Question: how to keep my zamioculcas upright?
Good morning. I have a roughly 5 year old Zamioculcas. It is kept indoors, in a not too bright position and is watered more or less once every 7/10 days. It has never been repotted. Apparently it looks healthy, but the branches - if not supported by tutors - tend to widen and fall, almost to the ground, as if they had no strength: braces aside, what can I do to make it invigorate so that the branches support themselves? ? Thanks
Zamioculcas: Answer: cultivate the zamioculcas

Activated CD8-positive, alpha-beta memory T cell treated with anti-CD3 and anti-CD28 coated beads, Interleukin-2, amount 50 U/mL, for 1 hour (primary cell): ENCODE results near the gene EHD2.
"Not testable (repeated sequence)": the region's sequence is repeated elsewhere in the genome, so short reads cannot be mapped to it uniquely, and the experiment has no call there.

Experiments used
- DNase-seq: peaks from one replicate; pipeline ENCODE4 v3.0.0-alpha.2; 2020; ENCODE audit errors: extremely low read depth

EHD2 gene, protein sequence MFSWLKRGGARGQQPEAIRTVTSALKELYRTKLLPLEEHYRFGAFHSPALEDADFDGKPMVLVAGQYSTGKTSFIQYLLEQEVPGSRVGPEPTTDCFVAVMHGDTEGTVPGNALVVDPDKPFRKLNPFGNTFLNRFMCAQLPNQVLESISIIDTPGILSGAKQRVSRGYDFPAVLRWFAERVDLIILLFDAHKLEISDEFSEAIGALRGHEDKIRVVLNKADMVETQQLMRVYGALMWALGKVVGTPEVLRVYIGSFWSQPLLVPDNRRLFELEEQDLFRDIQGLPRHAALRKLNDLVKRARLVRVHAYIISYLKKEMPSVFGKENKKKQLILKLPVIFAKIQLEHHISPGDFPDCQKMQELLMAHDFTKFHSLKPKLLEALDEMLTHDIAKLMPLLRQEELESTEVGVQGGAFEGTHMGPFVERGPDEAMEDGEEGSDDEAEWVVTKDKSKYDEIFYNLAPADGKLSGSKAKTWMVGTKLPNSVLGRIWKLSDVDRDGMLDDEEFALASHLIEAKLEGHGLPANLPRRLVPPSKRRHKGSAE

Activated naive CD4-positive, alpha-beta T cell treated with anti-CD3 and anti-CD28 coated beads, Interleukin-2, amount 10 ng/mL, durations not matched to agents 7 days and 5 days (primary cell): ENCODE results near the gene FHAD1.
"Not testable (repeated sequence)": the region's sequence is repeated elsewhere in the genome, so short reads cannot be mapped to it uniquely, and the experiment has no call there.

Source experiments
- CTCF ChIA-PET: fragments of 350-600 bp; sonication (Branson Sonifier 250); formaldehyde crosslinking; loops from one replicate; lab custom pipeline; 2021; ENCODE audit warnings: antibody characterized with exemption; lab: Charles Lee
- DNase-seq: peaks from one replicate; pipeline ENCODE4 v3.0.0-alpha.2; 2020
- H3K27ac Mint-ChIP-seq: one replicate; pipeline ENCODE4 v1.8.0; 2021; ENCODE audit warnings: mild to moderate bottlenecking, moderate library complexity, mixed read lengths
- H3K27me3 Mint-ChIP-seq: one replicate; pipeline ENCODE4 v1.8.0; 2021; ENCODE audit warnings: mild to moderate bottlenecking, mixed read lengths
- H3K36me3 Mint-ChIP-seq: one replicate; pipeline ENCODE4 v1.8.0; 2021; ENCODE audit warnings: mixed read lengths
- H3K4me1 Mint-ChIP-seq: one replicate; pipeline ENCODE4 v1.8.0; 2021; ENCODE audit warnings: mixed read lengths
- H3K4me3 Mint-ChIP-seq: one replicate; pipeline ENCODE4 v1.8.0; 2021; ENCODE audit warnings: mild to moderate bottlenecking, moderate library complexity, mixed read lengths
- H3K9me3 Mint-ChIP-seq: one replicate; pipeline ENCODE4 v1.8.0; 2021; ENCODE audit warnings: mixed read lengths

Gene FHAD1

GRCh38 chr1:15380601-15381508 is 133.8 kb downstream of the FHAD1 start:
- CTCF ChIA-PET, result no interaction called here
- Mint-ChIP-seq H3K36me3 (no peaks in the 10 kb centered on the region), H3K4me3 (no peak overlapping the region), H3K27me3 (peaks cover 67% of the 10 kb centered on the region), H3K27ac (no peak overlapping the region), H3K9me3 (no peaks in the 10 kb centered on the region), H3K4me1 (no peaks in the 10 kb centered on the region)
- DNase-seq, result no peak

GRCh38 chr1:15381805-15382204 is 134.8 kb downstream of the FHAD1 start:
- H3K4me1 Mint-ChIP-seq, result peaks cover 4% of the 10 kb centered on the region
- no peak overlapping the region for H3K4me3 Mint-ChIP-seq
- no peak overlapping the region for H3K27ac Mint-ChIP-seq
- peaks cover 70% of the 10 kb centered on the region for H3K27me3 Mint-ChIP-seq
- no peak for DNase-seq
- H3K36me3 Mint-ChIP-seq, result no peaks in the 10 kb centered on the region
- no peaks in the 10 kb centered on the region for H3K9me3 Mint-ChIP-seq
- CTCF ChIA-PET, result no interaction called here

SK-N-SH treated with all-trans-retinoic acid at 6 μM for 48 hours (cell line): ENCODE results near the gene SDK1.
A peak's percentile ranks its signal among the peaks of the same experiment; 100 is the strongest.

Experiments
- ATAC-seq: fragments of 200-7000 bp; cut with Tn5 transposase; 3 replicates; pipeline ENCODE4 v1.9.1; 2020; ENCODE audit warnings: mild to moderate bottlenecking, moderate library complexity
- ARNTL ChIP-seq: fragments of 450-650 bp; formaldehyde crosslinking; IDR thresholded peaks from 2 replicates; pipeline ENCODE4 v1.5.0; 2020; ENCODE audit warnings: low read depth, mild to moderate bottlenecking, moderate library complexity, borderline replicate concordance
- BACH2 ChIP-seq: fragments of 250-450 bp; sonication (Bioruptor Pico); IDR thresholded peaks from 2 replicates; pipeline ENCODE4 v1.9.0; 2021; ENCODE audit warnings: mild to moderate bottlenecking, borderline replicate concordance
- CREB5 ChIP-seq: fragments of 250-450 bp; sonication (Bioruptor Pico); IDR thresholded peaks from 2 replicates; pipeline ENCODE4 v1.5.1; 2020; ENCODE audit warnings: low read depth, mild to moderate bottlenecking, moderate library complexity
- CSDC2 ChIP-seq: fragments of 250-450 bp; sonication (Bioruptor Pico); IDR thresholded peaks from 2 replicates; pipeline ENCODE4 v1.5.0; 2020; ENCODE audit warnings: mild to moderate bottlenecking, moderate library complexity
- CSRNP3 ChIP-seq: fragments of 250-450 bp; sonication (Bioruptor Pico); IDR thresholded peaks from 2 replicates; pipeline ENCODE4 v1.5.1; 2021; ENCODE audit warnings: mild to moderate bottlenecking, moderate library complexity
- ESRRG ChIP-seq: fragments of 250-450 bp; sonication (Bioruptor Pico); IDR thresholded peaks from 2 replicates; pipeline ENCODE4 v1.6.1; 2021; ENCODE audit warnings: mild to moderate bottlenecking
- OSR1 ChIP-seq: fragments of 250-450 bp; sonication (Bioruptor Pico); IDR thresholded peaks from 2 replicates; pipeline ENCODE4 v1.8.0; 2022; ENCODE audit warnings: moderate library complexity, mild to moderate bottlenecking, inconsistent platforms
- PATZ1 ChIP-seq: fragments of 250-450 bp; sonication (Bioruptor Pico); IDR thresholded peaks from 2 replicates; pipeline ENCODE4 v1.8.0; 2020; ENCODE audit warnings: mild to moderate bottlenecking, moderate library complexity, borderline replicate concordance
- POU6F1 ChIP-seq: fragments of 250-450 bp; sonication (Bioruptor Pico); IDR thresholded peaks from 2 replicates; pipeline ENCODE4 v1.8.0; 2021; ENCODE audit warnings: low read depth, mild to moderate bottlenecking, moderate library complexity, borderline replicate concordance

the zamioculcas is a succulent plant of South African origin, loves to be grown in very bright places, perhaps even with a few hours of hazy sun every day; does not like direct sunlight, especially during the hottest hours of the day, and above all does not like the excesses of watering. The behavior you describe generally occurs when a succulent plant receives too much water, too much fertilizer and does not receive enough light. I advise you to repot your plant, replacing all the soil with good soil for succulent plants, consisting of universal soil, mixed with a nice amount of sand or pumice stone, to make the compound more draining. The new container should not be excessively larger than the previous one, because zamioculcas do not like having so much space at their disposal. With a sharp knife remove all leaves that are not supported by themselves, to encourage the development of new leaves, which must be erect, turgid and very rigid. If you periodically provide fertilizer to your zamioculcas, check that it contains only small amounts of nitrogen, because excesses of this mineral salt cause the development of loose and not very fleshy vegetation. Watering is provided when the soil is dry; a general rule cannot therefore be given, as it depends on the climate, and where zamioculcas is cultivated. If possible find it a bright place, and in summer move it outdoors, always in a shaded but bright area. Avoid watering during the winter months, if not sporadically, and in any case, do it only if the soil has had the opportunity to dry well between two waterings, otherwise it refers to a few days.